details of a US soldier in the Radfan didn't pass in to the public domain at the time, it would have been more on political, rather than security
grounds.

It's not a bad thing for the medic to have on his CV and I would like to think that he got some recognition among his American peers; and that in some American Legion or VFW outpost somewhere, there's someone with a pretty interesting story to tell.
I cannot speak on the specific incident to which you refer, but in general over the years there have been numerous "exchanges" of varying types, duration and formality of personnel between various US and UK units. I did one years ago with the RMs that included operational time in NI and Oman, although such things were pretty much off the books and low profile.
 
#5
jumpinjarhead said:
[

I cannot speak on the specific incident to which you refer, but in general over the years there have been numerous "exchanges" of varying types, duration and formality of personnel between various US and UK units. I did one years ago with the RMs that included operational time in NI and Oman, although such things were pretty much off the books and low profile.
The story of the patrol is an interesting one and deserves to be more fully told before memories fade.

(It may well have been, but I stopped reading SAS literature after General de la Billiere hit the publishing scene so am not up-to-date)

It's difficult at this distance in time, to convey the furore in the press and parliament in the aftermath of the patrol. As I recall, the then Defence Secretary, Dennis Healey (I believe), didn't emerge with much credit after the pillorying and subsequent vindication of General Cubbon, the GOC.
 
#6
Tawahi-50 said:
jumpinjarhead said:
[

I cannot speak on the specific incident to which you refer, but in general over the years there have been numerous "exchanges" of varying types, duration and formality of personnel between various US and UK units. I did one years ago with the RMs that included operational time in NI and Oman, although such things were pretty much off the books and low profile.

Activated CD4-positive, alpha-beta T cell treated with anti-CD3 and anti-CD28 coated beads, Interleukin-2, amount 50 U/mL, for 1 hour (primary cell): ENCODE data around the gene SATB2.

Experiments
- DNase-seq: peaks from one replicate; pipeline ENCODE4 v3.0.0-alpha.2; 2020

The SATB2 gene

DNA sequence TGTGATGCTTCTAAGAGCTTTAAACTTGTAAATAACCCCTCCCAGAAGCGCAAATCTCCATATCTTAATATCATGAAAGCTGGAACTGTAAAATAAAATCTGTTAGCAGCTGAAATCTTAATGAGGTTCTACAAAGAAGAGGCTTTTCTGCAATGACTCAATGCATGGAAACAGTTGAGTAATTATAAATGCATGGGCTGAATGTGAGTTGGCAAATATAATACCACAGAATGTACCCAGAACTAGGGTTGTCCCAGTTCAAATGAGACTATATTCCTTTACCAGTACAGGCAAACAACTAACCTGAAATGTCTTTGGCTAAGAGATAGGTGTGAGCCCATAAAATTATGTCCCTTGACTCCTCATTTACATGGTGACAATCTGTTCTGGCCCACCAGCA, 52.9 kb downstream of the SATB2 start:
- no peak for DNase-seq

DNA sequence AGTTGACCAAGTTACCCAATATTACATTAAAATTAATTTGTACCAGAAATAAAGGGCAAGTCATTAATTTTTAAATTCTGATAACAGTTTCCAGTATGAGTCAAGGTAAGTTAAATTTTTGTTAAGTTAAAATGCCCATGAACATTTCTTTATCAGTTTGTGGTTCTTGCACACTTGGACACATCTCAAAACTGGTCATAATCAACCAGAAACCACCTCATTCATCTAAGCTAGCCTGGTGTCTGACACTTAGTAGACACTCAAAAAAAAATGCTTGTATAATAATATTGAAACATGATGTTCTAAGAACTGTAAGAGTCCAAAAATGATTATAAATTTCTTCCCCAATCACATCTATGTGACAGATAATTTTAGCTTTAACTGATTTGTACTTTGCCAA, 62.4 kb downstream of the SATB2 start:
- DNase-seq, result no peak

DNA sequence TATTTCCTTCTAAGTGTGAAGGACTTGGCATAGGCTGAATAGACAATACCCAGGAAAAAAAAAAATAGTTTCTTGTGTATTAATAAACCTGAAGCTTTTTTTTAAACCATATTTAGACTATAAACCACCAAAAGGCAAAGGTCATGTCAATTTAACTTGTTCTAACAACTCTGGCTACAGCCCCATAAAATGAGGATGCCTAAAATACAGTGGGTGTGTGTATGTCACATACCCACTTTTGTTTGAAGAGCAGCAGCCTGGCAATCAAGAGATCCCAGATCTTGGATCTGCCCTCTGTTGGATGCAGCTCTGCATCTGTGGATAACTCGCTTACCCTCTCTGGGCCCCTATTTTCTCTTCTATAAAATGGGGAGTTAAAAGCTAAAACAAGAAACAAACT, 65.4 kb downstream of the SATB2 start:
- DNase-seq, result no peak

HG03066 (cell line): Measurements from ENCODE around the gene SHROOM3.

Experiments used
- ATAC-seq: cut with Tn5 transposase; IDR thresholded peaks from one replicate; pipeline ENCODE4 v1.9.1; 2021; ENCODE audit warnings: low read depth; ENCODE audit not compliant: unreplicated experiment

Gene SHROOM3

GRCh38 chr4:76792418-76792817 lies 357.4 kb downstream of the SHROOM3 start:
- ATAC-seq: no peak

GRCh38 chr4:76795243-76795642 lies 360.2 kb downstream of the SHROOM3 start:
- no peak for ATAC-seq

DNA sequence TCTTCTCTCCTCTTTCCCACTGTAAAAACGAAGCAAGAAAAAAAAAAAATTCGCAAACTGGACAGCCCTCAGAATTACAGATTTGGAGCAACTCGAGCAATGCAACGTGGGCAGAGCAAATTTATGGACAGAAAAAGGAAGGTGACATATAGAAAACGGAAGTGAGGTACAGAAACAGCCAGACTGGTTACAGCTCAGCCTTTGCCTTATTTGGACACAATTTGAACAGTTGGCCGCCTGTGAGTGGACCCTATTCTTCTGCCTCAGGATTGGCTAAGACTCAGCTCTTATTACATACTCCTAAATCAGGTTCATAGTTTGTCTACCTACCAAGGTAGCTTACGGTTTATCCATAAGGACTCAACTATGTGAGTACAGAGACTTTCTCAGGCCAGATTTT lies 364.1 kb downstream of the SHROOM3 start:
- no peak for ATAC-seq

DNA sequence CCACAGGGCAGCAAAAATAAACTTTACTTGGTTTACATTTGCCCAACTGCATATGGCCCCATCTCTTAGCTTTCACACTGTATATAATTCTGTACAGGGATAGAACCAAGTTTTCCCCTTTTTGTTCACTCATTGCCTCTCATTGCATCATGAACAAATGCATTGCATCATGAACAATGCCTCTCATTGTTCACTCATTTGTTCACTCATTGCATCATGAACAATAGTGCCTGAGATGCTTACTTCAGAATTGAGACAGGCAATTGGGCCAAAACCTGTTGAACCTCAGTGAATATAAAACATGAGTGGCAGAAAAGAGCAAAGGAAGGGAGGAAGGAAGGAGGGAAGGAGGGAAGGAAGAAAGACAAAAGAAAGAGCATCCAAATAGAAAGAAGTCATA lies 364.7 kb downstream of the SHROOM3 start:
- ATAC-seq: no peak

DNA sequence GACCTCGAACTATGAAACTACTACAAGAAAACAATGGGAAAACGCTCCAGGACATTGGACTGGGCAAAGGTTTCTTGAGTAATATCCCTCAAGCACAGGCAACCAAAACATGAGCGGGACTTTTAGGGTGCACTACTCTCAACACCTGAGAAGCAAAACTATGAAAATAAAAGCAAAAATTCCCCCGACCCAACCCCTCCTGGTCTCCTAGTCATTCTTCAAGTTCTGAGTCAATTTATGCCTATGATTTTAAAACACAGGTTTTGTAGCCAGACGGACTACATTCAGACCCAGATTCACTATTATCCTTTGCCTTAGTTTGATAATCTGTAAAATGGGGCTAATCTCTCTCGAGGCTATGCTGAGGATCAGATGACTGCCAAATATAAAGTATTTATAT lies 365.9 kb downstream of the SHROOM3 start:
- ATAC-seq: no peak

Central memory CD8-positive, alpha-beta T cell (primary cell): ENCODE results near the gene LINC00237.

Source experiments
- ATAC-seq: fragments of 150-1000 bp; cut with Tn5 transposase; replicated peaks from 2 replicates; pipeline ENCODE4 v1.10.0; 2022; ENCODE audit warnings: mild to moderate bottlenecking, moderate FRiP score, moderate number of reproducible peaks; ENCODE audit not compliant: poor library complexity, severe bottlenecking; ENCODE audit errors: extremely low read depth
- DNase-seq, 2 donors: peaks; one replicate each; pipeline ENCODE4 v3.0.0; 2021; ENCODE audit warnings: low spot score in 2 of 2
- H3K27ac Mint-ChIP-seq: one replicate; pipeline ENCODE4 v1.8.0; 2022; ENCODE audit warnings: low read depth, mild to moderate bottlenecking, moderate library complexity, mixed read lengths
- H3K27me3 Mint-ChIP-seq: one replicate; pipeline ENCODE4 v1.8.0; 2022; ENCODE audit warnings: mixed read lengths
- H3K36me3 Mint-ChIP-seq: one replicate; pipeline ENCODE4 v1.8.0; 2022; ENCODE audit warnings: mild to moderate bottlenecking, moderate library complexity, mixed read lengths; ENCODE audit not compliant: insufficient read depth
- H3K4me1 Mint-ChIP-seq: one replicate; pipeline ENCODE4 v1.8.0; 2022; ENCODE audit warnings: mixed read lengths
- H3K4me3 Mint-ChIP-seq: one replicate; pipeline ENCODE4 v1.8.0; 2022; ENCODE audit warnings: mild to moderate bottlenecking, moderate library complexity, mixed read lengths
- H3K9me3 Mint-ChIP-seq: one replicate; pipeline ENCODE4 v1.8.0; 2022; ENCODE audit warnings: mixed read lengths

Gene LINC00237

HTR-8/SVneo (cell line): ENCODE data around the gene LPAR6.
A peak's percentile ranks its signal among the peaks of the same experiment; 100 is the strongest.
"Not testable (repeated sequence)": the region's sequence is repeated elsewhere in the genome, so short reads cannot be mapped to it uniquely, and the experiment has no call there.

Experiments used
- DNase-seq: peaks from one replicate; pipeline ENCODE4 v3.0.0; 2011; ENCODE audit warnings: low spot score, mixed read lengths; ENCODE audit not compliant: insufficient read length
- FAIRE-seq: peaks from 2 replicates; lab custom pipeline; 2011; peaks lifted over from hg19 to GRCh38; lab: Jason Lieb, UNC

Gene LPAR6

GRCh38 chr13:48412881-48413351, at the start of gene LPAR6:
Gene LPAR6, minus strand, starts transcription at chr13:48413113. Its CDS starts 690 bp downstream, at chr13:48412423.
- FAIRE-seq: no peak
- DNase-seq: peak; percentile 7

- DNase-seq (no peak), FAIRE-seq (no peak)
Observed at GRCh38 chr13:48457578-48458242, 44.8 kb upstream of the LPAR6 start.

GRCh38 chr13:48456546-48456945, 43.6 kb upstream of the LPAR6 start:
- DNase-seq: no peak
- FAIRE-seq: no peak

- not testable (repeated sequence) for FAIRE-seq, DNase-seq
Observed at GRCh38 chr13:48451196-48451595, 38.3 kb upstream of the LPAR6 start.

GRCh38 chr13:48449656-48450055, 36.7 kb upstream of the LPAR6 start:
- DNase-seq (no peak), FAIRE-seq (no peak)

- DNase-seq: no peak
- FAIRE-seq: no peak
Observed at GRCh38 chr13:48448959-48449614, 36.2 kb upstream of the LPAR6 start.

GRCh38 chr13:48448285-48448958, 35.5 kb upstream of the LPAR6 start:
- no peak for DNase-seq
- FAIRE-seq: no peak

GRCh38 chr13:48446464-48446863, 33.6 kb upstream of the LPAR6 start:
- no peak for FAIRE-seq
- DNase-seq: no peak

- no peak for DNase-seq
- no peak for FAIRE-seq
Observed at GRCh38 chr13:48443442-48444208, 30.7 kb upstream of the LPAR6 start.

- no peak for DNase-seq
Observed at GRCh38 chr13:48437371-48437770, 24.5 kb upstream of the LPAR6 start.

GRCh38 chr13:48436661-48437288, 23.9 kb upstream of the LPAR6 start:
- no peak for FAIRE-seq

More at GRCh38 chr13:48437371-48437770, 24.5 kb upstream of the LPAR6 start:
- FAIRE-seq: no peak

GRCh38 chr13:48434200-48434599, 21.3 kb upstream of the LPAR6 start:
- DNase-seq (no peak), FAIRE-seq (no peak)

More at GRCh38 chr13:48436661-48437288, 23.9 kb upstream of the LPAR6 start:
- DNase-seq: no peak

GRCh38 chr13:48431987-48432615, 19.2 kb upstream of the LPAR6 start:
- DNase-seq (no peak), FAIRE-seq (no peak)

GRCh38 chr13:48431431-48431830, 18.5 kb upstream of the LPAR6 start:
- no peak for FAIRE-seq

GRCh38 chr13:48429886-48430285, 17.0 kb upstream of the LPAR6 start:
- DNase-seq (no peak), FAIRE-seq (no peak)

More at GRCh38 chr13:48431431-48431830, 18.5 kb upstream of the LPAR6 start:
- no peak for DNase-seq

The story of the patrol is an interesting one and deserves to be more fully told before memories fade.

(It may well have been, but I stopped reading SAS literature after General de la Billiere hit the publishing scene so am not up-to-date)

It's difficult at this distance in time, to convey the furore in the press and parliament in the aftermath of the patrol. As I recall, the then Defence Secretary, Dennis Healey (I believe), didn't emerge with much credit after the pillorying and subsequent vindication of General Cubbon, the GOC.
What is the approximate date of that patrol?
 
#7
jumpinjarhead said:
Tawahi-50 said:
jumpinjarhead said:
[

I cannot speak on the specific incident to which you refer, but in general over the years there have been numerous "exchanges" of varying types, duration and formality of personnel between various US and UK units. I did one years ago with the RMs that included operational time in NI and Oman, although such things were pretty much off the books and low profile.
The story of the patrol is an interesting one and deserves to be more fully told before memories fade.

(It may well have been, but I stopped reading SAS literature after General de la Billiere hit the publishing scene so am not up-to-date)

It's difficult at this distance in time, to convey the furore in the press and parliament in the aftermath of the patrol. As I recall, the then Defence Secretary, Dennis Healey (I believe), didn't emerge with much credit after the pillorying and subsequent vindication of General Cubbon, the GOC.
What is the approximate date of that patrol?
The patrol was in 1964, they were going to mark a DZ for 3 Para
 
#8
Tawahi-50 said:
jumpinjarhead said:
[

I cannot speak on the specific incident to which you refer, but in general over the years there have been numerous "exchanges" of varying types, duration and formality of personnel between various US and UK units. I did one years ago with the RMs that included operational time in NI and Oman, although such things were pretty much off the books and low profile.
The story of the patrol is an interesting one and deserves to be more fully told before memories fade.

(It may well have been, but I stopped reading SAS literature after General de la Billiere hit the publishing scene so am not up-to-date)